- Austin - The capital of the state of Texas is often said to feel as if it is not located in the state. Austin is home to the University of Texas and its more than 50,000 students. The are is also packed with tech startups and known for its musical and food scenes. In fact, the city is often known as the Live Music Capital of the World. The typical landmarks, museums, and such that come with a state capital can also be found. Located on the way between the Dallas-Forth Worth area and San Antonio, a stop in “weird” Austin is certainly worth the while.
- Louisiana - The capital of tourism in Louisiana (but not the capital of the state) is New Orleans, which is a five-hour drive from Houston. On the way there, though, visitors must pass through Acadian, or Cajun country. This is where the bayous, alligators, and unique cuisine can be found. Of course, a visit to the French Quarter, Garden District and further to the outlying areas of New Orleans should not be missed.
- Arkansas - Located northeast of Texas, Arkansas is not normally high on tourists’ destination lists. Aside from the historic sites of Little Rock and the Crystal Bridges art museum in Bentonville, the primary draw of Arkansas is its natural and it is thus known as the ”Natural State.” In the northern part of the state, the Ozark Mountains can be found. Hot Springs is unsurprisingly named for the hot springs that surround it. Various state parks offer camping and other recreational activities. If you want to get outdoors and experience a piece of nature, Arkansas is a great destination for you.
- Memphis - Of course, if already in Arkansas, it would take only a few more hours to drive to Memphis. Time permitting (and if allowed by your rental supplier), this certainly should be done. Memphis is one of the most famous cities in the world when it comes to music. Memphis is one of the cities along the Mississippi River where the blues originated, the unique version of it termed Memphis Blues. Historic Beale Street was the epicenter for the development of this sound. The street is now the most popular tourist attraction of the city, with numerous bars and clubs with live music every night of the week.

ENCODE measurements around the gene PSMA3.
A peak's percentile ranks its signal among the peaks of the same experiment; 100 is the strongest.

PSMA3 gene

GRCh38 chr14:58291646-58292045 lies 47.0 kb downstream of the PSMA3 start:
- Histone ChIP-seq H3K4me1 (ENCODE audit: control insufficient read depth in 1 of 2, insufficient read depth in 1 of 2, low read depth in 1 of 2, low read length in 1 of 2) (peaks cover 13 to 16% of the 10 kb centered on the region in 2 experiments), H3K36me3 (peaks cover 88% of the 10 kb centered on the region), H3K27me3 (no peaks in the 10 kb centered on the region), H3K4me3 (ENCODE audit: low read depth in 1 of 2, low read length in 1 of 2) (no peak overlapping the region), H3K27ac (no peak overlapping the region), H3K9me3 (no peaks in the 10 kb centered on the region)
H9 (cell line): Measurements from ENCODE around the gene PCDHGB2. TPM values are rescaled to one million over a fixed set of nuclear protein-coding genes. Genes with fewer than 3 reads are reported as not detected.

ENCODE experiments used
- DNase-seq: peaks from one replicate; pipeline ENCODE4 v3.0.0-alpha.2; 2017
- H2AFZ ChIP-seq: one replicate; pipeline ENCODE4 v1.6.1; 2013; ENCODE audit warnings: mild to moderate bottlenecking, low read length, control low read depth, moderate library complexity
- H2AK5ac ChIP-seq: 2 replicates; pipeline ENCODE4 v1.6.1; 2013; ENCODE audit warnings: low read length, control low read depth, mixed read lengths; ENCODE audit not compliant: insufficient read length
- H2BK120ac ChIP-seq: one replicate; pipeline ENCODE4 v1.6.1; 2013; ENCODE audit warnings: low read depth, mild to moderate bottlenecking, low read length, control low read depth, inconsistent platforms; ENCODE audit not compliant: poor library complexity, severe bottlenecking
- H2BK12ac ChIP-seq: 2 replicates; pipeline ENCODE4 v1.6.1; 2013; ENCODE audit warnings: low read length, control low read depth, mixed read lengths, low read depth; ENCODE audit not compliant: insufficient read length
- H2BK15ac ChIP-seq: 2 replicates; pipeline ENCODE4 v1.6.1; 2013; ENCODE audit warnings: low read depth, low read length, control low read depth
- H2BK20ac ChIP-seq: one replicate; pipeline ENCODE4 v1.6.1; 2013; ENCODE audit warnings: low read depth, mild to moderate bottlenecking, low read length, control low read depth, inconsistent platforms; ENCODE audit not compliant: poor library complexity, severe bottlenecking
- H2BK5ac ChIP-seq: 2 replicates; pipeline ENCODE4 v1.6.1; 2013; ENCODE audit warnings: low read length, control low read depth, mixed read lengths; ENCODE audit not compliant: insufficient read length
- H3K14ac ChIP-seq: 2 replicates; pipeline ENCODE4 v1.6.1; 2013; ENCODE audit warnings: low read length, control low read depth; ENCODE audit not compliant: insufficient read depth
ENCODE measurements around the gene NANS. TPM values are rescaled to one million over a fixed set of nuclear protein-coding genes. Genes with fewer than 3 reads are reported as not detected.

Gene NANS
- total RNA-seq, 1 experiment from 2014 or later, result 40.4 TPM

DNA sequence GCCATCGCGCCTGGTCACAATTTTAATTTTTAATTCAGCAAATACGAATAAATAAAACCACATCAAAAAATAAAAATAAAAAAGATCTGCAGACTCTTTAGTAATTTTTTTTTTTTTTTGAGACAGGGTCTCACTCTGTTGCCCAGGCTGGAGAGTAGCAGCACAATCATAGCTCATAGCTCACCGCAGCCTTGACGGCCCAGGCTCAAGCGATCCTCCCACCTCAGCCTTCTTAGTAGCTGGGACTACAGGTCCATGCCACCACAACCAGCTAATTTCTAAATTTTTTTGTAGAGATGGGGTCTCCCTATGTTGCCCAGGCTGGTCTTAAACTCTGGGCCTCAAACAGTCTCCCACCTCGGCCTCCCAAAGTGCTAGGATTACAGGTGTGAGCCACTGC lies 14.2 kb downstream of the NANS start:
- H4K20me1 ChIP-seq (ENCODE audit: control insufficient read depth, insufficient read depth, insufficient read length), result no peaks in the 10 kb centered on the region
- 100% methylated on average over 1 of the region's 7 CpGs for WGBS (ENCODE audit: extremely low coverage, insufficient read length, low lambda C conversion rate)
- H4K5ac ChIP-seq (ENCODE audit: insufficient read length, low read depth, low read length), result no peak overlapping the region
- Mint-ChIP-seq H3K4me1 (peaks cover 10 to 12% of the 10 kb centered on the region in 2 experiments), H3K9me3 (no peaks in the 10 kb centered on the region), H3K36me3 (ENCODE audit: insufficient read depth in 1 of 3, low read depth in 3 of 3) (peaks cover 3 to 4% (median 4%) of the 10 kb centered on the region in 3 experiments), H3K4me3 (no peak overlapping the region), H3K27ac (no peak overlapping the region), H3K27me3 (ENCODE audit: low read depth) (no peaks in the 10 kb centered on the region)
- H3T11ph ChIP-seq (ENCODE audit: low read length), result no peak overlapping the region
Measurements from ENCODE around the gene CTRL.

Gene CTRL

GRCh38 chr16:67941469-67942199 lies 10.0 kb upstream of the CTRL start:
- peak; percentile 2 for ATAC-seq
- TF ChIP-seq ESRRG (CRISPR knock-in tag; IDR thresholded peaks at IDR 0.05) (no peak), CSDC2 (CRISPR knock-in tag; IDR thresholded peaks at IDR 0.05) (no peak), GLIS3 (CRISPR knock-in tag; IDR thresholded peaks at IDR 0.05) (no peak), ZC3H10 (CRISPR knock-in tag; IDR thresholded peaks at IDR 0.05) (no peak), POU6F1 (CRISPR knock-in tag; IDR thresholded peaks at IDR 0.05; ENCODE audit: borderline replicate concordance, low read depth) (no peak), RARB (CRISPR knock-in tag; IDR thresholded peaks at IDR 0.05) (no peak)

Venturing outside of downtown, Sun Studio is where many famous songs and albums were recorded, including Elvis’ and Johnny Cash’s first recordings. It is now open for tours and parking can be found behind the building. Completing the musical tour of the city, head to the southern part to Graceland, the legendary home of Elvis Presley.
Aside from music, the city is also known for the historic part it played in the civil rights movement and its cuisine. The city was, unfortunately, the location where Dr. Martin Luther King Jr. was assassinated in 1968. The Lorraine Motel, where he was fatally shot, now serves as the National Civil Rights Museum.
As for food, Memphis is known for its unique style of barbecue which is slow-cooked pork, usually, the ribs and shoulders that can either be made using a dry rub or brushed with sauce. The World Championship Barbecue Cooking Contest takes place in the city every May.
Top 7 Cities near Houston
Dallas Car Rentals from $53.39 per day361.8 km / 224.8 miles away
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Corpus Christi Car Rentals from $63.03 per day324.5 km / 201.6 miles away
Lubbock Car Rentals from $63.03 per day735.7 km / 457.1 miles away
Killeen Car Rentals from $63.03 per day266.2 km / 165.4 miles away
Laredo Car Rentals from $63.03 per day485.0 km / 301.4 miles away